Judge Alsup Orders Google and Oracle to Reveal Relationships with Bloggers, Journalists and Academics

Near entry of judgment, Judge Alsup orderd Oracle and Google in a major IP tussle to reveal ties to bloggers, journalists, and academics — including apparently at least one person who blogged for a long while without revealing that he was a paid consultant to one of the parties. The order is here:  "each side and its counsel shall file a statement herein clear identifying all authors, journalists, commentators or bloggers who have reported or commented on any issues in this case and who have received money (other than normal subscription fees) from the party or its counsel during the pendency of this action"

The judge ordered both parties to reveal any relationship with not just bloggers, but journalists and academics with whom either had a financial relationship. A longer article is here.

My first reaction is that it's a good idea.  I draw the analogy to "sponsored" scientific research. I know some say it would describe disclosure of blogs with "adsense" but that seems wrong to me, given the "other than normal subscription fees" language.  Thoughts?

[Full disclosure: I gave a cle at Google once!  Cool place to visit.]

 

 

 

7 thoughts on “Judge Alsup Orders Google and Oracle to Reveal Relationships with Bloggers, Journalists and Academics

  1. I don’t think it is meant as a ban against commenting at all, but more so a “let’s make sure that everything is on the up and up.”

    I applaud the move as a step towards clarity that in no way impedes any First Amendment right. Just as you cannot yell “Fire” in a crowded theater, legal discussions when policy matters and money is involved is a volatile mix that needs to be controlled (controlled is not the same as banned).

    I make these comments with no affiliation to, or payment from, any entity.

  2. Interesting thoughts, all.

    George, putting to the side the comments about a specific judge, which I don’t know enough to even begin to address, I think that we accept a range of “views” about patents, legal interpretation, etc. That range helps get us we believe to the right result, eventually. Juries vary too. (I was an expert in the Monsanto v. DuPont case, and it was obviously no accident that Monsanto filed suit in its home town St. Louis, just as it was no accident that when I was representing Exxon it sued defendants in Houston when it could.) We fight to pull a particular case to one venue or another not, I would propose, because of ‘improper’ bias but ‘proper’ bias. The marginal cases tell us the boundaries.

    I do agree big time with your point that judicial integrity has to be protected. I worry very much about that issue now, and honestly had not even thought it was an issue until the last few years other than in extreme cases. Now, those cases seem to be coming monthly, not annually.

  3. If you really want the elephant on the table as it relates to this….a FedCir judge elevated from an Assistant Prof (not tenured, right?) to a lifetime appointment on the FedCir after a few articles that were friendly toward one industry is interesting (not accusing judge or the industry of anything here – but who lobbied and how was he selected as a non-member of the patent bar?).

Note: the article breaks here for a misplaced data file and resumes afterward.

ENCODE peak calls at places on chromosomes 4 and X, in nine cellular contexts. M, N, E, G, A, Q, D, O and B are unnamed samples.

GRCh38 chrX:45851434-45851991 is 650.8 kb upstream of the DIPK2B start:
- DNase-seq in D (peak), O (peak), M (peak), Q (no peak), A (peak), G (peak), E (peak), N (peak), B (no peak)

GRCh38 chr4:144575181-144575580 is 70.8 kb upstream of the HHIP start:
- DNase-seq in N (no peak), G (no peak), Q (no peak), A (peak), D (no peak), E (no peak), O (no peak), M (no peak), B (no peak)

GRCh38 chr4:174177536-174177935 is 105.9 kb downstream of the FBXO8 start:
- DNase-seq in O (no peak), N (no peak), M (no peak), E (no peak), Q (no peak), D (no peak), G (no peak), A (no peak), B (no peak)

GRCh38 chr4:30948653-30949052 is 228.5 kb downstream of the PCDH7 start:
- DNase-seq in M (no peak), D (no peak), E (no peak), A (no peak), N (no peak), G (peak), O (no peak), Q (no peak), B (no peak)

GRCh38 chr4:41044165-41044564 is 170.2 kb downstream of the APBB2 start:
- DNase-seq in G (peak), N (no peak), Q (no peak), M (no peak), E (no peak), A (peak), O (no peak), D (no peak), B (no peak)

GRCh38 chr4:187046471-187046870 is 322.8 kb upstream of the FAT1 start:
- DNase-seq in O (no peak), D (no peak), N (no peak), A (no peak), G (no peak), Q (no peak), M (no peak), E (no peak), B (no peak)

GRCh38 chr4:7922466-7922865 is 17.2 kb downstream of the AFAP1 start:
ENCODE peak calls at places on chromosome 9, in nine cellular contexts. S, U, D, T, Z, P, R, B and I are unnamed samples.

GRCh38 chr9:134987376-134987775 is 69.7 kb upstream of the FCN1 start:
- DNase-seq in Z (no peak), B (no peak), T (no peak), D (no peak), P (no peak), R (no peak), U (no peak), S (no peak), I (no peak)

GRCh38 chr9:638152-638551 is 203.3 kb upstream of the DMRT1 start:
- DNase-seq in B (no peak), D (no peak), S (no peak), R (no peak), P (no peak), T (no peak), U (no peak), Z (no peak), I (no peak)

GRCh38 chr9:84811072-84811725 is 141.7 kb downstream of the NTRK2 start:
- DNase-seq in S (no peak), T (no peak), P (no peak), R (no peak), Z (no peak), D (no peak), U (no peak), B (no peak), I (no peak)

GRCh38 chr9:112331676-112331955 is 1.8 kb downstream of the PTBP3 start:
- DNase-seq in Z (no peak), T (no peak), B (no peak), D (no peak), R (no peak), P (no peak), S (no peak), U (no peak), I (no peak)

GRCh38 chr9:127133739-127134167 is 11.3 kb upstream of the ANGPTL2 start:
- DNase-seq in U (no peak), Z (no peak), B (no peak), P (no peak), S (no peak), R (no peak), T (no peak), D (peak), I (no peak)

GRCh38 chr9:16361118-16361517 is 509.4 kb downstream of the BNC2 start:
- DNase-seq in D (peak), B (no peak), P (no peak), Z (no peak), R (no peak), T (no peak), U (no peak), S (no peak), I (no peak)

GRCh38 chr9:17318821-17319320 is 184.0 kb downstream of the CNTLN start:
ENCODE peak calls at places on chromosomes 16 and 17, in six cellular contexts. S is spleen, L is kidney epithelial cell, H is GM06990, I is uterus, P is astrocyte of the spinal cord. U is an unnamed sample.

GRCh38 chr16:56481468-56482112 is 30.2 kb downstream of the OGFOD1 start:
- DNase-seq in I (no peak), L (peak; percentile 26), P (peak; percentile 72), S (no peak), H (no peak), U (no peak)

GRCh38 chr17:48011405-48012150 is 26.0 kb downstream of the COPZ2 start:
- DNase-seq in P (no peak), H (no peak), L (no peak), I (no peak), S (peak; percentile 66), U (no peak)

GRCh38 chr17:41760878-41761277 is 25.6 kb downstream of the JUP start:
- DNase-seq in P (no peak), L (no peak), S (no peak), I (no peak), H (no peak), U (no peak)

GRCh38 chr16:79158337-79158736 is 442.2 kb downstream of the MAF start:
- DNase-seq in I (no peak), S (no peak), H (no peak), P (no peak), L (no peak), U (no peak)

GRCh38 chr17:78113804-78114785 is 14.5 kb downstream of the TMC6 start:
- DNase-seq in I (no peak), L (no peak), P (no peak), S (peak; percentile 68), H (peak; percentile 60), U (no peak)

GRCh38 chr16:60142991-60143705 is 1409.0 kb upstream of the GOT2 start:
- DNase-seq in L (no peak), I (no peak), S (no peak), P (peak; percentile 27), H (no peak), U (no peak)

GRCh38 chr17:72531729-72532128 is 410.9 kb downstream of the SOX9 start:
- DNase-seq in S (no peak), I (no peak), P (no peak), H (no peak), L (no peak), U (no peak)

Clarence Thomas taking money for projects through his wife and a foundation for causes of interest is also interesting, and widely reported. Again, no accusations, just a real question about recusal. When?

    Myriad Federal judges who are openly politically active.

    Major fights about venue – why have this fight if judges and juries are the same everywhere?

    None of these have substance, but the appearance matters and the public is now not only losing faith in attorneys, but also judges and courts (I think the SCOTUS is at it lowest approval in a long time, if not ever).

    Shouldnt we worry about the big things? Shouldnt we discuss the big things?
    Can we?
    Does the appearance of ethical conflict to the public matter?

  4. I think anyone has the right of free speech, but one does not have the right to commit fraud on the PTO or the court, or to lie about a competitor’s products for commercial advantage.

    I think “commented on any issue in the case” may be a bit overbroad unless there was an order by the court not the comment on any issue in the case and the question is whether a party violated that order. Otherwise, I believe everyone may comment at any time about a court case, including the parties.

  5. I think disclosure is the right practice, and hopefully folks will practice that, but until judges and other court officials disclose (possibly?) clear and (possbily?) obvious bias it seems a bit of a stretch to worry about third parties to the case.

    I would prefer the focus be on judicial ethics, and not anciallary matters, as the public is focussed on “activist” judges and their non-recusal and sometimes what looks like bias in cases should be the real concern.

  6. Suppose X is a big rock start in patent law, and suppose he writes posts about how the district court incorrectly admitted key piece of evidence exhibit 1. That could, conceivably, be read by law clerk at the CAFC, who is influenced by the reasoning, not knowing that X was being paid $800/hr to blog about the case. That, I’m guessing, is one concern. I know that my “regular” ethics blog gets cited in articles (no court cases I’m aware of), and my articles get cited in court cases, and in either instance, if I’d been paid to write something, I surely would disclose it. Does that make sense? I think that’s the rationale.

  7. At some point this is marketing. Why would marketing ever be relevant to the facts of a case? Aren’t cases decided on facts?

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